It is from the deceit of sin that the mind is spiritually slothful, whereby it becomes negligent unto this duty. The principal discharge of its trust in this matter is expressed by watching; which is the great caution that the Lord Jesus gave unto his disciples in reference unto all their dangers from sin and Satan: Mark 13:37,

“I say unto all, Watch;”

that is, “Use your utmost diligence and circumspection, that you be not surprised and entangled with temptations.”

It is called also consideration: “Consider your ways,” — “Consider your latter end;” the want whereof God complains of in his people, Deuteronomy 32:29. Now, that which is contrary to these indispensable conditions of our preservation is spiritual slothfulness, as the apostle declares, Hebrews 6:11, 12,

“And we desire that every one of you do show the same diligence to the full assurance of hope unto the end: that ye be not slothful.”

If we show not diligence, we are slothful, and in danger of coming short to inherit the promises. See 2 Peter 1:5-11,

“And beside this, giving all diligence, add to your faith virtue; to virtue knowledge,” etc.

“For if these things be in you, and abound, they make you that ye shall neither be barren nor unfruitful in the knowledge of our Lord Jesus Christ. But he that lacketh these things is blind, and cannot see afar off, and hath forgotten that he was purged from his old sins. Wherefore the rather, brethren, give diligence to make your calling and election sure: for if ye do these things ye shall never fall: for so an entrance shall be ministered unto you abundantly into the everlasting kingdom of our Lord and Savior Jesus Christ,” All this the mind is turned from, if once, by the deceit of sin, it be made slothful. Now, this sloth consists in four things: —

1st. Inadvertency. It doth not set itself to consider and attend unto its special concernments. The apostle, persuading the Hebrews with all earnestness to attend diligently, to consider carefully, that they may not be hardened by the deceitfulness of sin, gives this reason of their danger, that they were “dull of hearing,” chap. 5:11; that is, that they were slothful, and did not attend unto the things of their duty. A secret regardlessness is apt to creep upon the soul, and it doth not set itself to a diligent marking how things go with it, and what is continually incumbent on it.

2dly. An unwillingness to be stirred up unto its duty. Proverbs 19:24,

“A slothful man hideth his hand in his bosom, and will not so much as bring it to his mouth again.”

There is an unwillingness in sloth to take any notice of warnings, calls, excitations, or stirrings up by the word, Spirit, judgments, any thing that God maketh use of to call the mind unto a due consideration of the condition of the soul. And this is a perfect evidence that the mind is made slothful by the deceit of sin, when especial calls and warnings, whether in a suitable word or a pressing judgment, cannot prevail with it to pull its hand out of its bosom; that is, to set about the special duties that it is called unto.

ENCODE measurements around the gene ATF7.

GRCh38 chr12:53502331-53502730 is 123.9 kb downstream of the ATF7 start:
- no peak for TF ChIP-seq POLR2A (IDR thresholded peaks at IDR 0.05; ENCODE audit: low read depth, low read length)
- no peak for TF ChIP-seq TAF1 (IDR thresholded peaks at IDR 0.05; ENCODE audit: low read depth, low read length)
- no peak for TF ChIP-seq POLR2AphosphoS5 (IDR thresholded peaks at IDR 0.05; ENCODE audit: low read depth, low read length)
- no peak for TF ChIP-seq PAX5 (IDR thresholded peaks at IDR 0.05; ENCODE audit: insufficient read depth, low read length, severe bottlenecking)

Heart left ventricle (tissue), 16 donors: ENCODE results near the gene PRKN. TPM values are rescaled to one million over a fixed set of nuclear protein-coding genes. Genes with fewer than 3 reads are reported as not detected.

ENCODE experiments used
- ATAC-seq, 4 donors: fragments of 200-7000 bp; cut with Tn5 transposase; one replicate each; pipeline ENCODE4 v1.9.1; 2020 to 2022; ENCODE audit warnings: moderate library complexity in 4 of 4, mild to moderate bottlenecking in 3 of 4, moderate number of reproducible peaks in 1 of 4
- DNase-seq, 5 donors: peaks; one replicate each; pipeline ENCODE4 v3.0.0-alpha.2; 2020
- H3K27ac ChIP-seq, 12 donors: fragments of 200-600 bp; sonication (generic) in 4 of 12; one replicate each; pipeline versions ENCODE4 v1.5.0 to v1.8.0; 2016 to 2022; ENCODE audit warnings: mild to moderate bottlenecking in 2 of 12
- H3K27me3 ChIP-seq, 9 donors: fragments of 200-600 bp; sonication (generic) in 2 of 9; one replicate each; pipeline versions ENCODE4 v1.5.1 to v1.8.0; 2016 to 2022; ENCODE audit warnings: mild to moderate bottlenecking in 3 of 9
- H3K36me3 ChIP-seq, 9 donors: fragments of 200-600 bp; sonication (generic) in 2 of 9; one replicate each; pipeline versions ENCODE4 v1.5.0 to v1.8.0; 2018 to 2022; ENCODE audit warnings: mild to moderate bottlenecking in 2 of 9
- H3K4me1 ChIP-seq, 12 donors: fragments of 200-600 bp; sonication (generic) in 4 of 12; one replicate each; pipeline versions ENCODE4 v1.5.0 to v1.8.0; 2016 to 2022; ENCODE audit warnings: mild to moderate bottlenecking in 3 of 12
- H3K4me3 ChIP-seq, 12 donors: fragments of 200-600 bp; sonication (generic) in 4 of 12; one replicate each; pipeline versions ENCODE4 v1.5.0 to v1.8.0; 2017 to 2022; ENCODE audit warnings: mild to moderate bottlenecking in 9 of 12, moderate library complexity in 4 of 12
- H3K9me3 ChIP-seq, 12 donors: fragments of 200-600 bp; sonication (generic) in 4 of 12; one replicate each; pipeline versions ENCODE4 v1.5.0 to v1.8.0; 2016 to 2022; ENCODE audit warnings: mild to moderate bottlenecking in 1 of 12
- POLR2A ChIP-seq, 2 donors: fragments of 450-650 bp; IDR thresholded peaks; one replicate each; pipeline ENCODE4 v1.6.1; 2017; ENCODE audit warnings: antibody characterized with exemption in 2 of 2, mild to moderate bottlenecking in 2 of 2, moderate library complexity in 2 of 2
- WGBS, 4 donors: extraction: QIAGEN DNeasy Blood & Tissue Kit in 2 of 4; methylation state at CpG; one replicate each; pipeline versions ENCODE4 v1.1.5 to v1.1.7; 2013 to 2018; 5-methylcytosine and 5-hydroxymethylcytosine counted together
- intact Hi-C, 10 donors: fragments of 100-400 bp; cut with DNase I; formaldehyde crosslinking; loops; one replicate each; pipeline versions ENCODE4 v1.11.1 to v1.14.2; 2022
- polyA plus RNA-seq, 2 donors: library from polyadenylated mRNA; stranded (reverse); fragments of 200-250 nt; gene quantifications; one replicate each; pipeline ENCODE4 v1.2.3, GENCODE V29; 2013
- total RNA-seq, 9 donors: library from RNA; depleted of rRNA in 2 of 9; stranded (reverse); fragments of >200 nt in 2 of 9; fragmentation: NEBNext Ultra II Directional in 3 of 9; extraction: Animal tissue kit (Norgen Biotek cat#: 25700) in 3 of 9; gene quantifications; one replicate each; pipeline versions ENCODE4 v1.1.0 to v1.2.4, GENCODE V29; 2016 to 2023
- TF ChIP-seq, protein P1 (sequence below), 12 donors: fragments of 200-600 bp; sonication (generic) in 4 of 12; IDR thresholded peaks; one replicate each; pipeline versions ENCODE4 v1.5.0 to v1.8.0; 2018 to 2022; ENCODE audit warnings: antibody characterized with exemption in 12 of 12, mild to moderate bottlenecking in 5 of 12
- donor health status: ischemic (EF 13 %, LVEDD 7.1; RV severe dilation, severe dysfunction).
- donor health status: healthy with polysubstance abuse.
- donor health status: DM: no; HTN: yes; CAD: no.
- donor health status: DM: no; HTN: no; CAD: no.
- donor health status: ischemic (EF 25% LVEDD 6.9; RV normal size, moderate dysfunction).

3dly. Weak and ineffectual attempts to recover itself unto its duty. Proverbs 26:14,

“As the door turneth upon its hinges, so doth the slothful man upon his bed.”

In the turning of a door upon its hinges, there is some motion but no progress. It removes up and down, but is still in the place and posture that it was. So is it with the spiritually slothful man on his bed, or in his security. He makes some motions or faint endeavors towards a discharge of his duty, but goes not on. There where he was one day, there he is the next; yea, there where he was one year, he is the next. His endeavors are faint, cold, and evanid; he gets no ground by them, but is always beginning and never finishing his work.

4thly. Heartlessness upon the apprehensions of difficulties and discouragements. Proverbs 22:13,

“The slothful man saith, There is a lion without, I shall be slain in the streets.”

Every difficulty deters him from duty. He thinks it impossible for him to attain to that accuracy, exactness, and perfection which he is in this matter to press after; and therefore contents himself in his old coldness, negligence, rather than to run the hazard of a universal circumspection. Now, if the deceit of sin hath once drawn away the mind into this frame, it lays it open to every temptation and incursion of sin. The spouse in the Canticles seems to have been overtaken with this distemper, Song of Solomon 5:2, 3; and this puts her on various excuses why she cannot attend unto the call of Christ, and apply herself unto her duty in walking with him.

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What Is Biblical Counseling?

By Julie Ganschow